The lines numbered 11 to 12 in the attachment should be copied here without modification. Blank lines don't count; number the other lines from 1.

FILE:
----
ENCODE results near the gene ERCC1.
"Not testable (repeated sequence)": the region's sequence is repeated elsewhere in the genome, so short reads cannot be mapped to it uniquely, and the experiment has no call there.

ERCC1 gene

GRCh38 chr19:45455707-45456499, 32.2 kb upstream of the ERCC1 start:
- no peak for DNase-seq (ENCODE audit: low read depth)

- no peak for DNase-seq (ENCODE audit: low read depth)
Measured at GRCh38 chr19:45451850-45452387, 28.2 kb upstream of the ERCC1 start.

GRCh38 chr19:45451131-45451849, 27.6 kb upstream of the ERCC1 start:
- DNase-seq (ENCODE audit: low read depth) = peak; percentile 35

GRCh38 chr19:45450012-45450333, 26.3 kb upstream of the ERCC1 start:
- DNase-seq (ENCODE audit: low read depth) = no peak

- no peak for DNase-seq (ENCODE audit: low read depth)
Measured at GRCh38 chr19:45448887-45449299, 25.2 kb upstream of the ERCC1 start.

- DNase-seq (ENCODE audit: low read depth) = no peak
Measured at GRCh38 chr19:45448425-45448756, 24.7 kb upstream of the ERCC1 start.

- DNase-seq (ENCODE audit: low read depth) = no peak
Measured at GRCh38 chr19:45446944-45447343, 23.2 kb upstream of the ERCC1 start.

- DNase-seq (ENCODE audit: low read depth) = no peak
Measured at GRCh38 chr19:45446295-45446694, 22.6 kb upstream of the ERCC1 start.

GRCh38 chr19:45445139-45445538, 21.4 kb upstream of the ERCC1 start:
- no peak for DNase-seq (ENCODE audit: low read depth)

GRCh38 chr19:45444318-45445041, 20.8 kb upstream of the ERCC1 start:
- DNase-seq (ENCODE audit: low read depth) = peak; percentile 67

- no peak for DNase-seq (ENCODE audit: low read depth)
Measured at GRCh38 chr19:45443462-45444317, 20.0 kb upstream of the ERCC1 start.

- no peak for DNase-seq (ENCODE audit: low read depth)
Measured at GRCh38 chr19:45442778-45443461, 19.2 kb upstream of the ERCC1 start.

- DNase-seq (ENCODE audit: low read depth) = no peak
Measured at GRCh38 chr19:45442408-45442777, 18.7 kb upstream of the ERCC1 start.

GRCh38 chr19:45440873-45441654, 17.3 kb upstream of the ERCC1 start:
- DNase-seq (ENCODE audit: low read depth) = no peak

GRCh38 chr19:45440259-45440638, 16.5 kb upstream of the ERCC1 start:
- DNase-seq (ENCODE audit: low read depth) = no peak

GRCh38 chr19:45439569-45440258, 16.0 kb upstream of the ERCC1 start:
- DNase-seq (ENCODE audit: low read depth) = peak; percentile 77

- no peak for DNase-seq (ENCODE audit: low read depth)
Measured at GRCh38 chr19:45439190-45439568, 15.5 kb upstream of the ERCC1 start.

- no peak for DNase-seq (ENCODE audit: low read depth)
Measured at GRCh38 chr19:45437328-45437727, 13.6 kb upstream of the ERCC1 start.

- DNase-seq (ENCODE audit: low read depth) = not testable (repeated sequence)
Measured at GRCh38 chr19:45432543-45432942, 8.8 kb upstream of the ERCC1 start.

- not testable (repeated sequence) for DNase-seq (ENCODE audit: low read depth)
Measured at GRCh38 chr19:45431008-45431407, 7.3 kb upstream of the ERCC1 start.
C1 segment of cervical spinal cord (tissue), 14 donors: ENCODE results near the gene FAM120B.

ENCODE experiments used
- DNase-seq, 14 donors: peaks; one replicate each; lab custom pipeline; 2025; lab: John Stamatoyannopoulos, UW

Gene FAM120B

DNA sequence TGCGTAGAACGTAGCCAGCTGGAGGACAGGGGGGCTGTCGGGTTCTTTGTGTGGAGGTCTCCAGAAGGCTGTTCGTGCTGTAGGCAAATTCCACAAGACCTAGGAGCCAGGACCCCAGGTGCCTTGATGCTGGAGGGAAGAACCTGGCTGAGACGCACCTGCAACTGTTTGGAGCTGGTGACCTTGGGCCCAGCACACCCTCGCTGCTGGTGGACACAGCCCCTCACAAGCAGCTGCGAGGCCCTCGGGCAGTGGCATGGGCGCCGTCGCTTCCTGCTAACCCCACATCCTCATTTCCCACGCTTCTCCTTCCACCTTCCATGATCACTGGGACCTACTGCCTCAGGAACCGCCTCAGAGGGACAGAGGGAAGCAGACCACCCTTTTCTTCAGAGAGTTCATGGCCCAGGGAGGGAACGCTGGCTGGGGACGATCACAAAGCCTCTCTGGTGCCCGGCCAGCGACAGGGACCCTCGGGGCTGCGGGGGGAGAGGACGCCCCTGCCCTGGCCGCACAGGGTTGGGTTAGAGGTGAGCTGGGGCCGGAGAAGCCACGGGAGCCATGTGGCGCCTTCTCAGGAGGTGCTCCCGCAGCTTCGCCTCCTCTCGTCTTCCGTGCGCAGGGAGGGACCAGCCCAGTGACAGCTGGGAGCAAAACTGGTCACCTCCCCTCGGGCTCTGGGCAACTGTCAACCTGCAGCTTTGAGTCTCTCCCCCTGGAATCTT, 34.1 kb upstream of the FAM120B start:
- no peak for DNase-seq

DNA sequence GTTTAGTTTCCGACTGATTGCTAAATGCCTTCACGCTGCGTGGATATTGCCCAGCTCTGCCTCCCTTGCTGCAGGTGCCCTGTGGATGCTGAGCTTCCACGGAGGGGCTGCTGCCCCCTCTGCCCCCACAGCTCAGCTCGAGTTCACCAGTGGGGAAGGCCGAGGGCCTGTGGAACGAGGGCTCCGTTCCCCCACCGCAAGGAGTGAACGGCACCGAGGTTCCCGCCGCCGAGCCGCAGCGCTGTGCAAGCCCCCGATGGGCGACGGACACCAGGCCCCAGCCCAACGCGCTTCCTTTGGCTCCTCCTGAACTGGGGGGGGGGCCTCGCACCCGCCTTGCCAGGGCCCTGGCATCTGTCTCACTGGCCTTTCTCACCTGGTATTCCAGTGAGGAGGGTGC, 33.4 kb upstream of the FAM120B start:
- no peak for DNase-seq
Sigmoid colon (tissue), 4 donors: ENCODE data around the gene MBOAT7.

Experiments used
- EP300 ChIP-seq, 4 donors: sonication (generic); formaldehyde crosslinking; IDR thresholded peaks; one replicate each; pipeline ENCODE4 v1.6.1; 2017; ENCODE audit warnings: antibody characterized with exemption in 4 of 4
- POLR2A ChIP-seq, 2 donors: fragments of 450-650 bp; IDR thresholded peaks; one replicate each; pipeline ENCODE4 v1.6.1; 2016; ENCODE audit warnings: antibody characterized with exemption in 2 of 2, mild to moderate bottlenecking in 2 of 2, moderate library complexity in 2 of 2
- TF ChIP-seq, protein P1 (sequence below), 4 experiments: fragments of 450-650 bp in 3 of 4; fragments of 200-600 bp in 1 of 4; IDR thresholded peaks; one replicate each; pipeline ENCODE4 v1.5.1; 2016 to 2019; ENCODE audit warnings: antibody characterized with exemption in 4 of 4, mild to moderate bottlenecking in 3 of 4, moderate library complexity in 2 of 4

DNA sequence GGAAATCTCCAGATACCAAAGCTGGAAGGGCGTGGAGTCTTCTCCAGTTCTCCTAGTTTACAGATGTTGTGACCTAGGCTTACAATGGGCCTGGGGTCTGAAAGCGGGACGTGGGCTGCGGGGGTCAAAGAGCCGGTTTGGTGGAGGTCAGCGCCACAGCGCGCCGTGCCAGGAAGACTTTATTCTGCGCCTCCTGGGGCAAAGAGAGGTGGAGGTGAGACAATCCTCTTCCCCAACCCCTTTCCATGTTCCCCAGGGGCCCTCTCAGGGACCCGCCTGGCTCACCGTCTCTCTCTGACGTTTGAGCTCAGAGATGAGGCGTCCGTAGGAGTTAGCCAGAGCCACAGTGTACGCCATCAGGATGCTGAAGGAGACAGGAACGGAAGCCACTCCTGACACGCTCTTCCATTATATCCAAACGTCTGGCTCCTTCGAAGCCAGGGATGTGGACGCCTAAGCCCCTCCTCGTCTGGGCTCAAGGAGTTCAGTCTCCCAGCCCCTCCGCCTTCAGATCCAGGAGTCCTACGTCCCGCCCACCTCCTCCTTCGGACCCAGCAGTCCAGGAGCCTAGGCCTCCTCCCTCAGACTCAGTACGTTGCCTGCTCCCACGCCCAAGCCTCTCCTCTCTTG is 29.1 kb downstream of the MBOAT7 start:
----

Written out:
- DNase-seq (ENCODE audit: low read depth) = no peak

- no peak for DNase-seq (ENCODE audit: low read depth)